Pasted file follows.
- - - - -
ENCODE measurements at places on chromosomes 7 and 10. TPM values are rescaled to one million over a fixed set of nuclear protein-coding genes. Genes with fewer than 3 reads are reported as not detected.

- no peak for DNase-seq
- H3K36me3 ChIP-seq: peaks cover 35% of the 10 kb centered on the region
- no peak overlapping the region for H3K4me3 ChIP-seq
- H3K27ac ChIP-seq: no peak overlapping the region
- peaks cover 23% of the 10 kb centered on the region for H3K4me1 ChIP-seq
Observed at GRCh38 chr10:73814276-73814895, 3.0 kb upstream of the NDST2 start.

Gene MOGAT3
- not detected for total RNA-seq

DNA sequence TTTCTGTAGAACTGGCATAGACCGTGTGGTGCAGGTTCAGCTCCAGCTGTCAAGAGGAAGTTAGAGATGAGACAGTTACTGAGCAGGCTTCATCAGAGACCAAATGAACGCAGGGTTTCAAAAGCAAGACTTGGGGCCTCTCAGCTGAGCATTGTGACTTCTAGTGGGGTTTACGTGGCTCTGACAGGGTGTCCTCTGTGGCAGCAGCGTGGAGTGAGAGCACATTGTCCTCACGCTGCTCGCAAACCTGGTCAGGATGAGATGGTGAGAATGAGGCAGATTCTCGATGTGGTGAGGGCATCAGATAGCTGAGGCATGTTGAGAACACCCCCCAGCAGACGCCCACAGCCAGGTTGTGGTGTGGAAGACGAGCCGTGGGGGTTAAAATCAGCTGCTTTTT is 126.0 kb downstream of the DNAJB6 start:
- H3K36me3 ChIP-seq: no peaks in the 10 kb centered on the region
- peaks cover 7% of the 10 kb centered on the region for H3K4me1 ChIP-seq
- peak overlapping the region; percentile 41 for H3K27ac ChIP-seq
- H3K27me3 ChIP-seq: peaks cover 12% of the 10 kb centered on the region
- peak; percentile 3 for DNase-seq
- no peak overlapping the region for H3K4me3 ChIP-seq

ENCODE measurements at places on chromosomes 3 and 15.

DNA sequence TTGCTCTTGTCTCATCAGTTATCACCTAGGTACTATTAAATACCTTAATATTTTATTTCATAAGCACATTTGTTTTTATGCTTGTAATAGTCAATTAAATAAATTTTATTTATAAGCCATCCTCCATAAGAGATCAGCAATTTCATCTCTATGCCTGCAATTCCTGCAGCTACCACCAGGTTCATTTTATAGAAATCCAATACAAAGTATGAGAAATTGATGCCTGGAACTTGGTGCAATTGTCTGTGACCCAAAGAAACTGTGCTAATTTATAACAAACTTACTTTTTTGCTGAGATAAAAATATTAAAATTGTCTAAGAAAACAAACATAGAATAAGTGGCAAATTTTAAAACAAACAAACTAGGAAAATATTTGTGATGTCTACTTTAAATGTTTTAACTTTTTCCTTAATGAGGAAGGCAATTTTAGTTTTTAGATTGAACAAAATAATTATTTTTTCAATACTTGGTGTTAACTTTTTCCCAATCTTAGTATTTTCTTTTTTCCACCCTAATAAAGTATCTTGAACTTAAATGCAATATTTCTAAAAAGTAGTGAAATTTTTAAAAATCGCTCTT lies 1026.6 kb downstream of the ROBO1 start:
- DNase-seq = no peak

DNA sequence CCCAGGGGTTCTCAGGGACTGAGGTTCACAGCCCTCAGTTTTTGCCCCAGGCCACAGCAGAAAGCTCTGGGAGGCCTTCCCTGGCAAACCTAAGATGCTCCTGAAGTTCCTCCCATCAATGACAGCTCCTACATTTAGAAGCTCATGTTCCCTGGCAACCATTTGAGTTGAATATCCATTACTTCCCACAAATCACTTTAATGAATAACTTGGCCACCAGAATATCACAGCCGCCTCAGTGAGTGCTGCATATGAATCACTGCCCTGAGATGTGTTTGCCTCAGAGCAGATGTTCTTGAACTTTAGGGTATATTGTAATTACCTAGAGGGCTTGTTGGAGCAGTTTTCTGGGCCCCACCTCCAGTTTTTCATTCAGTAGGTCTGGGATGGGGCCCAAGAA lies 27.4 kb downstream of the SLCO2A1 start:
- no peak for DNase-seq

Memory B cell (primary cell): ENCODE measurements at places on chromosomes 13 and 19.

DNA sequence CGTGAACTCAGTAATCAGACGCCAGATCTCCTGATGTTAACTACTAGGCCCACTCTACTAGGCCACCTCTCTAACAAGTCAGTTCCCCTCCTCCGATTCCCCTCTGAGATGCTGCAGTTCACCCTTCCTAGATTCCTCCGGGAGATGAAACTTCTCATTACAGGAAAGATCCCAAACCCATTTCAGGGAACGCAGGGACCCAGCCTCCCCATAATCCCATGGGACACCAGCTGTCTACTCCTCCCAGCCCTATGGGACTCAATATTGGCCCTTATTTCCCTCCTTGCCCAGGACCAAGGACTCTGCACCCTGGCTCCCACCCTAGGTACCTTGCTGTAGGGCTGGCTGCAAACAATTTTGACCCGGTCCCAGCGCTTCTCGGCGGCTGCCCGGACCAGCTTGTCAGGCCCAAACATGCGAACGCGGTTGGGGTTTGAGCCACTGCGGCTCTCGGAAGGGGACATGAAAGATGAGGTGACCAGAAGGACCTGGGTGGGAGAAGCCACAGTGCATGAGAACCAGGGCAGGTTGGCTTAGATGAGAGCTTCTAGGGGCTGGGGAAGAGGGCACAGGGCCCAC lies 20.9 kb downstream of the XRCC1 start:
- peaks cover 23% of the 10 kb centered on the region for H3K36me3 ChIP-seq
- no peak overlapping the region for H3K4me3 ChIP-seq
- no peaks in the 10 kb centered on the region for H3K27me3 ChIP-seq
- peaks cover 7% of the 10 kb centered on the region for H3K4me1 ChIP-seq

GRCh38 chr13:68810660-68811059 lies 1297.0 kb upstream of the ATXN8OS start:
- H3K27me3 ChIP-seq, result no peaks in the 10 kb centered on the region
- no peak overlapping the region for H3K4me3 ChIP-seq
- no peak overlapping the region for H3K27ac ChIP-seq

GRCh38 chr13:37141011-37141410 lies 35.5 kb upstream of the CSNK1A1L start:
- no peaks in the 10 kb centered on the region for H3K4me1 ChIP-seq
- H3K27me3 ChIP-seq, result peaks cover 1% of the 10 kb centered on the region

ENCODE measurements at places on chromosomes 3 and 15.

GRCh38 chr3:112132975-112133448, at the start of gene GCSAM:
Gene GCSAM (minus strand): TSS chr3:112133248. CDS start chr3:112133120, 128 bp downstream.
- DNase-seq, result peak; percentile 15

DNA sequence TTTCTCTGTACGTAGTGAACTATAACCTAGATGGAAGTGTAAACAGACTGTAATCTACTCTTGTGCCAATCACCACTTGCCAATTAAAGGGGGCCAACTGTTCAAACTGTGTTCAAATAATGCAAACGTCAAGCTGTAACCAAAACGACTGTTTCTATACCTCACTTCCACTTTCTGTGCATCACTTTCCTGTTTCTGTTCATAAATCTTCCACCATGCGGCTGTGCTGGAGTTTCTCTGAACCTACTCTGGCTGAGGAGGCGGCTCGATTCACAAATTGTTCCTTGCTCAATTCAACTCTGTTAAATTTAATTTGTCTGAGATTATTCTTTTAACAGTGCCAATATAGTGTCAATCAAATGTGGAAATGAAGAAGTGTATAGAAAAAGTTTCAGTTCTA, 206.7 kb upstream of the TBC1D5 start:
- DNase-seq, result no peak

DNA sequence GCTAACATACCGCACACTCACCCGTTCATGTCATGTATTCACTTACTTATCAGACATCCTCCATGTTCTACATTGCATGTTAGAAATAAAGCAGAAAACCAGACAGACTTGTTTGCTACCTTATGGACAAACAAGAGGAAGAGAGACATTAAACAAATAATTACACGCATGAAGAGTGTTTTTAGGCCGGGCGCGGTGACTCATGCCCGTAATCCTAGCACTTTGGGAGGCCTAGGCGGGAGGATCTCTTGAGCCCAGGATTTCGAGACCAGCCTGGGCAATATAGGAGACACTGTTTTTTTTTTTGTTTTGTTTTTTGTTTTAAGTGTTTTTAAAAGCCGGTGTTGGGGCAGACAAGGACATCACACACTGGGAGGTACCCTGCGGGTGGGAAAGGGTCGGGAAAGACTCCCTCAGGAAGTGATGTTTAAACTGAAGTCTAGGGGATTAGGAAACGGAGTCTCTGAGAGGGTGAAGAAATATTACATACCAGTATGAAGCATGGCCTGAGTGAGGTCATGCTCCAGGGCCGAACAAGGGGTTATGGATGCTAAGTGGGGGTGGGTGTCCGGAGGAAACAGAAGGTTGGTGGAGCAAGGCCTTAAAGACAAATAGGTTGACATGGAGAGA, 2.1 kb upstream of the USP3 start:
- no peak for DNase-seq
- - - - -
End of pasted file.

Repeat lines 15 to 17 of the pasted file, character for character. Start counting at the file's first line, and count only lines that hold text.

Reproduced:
- peak; percentile 3 for DNase-seq
- no peak overlapping the region for H3K4me3 ChIP-seq

ENCODE measurements at places on chromosomes 3 and 15.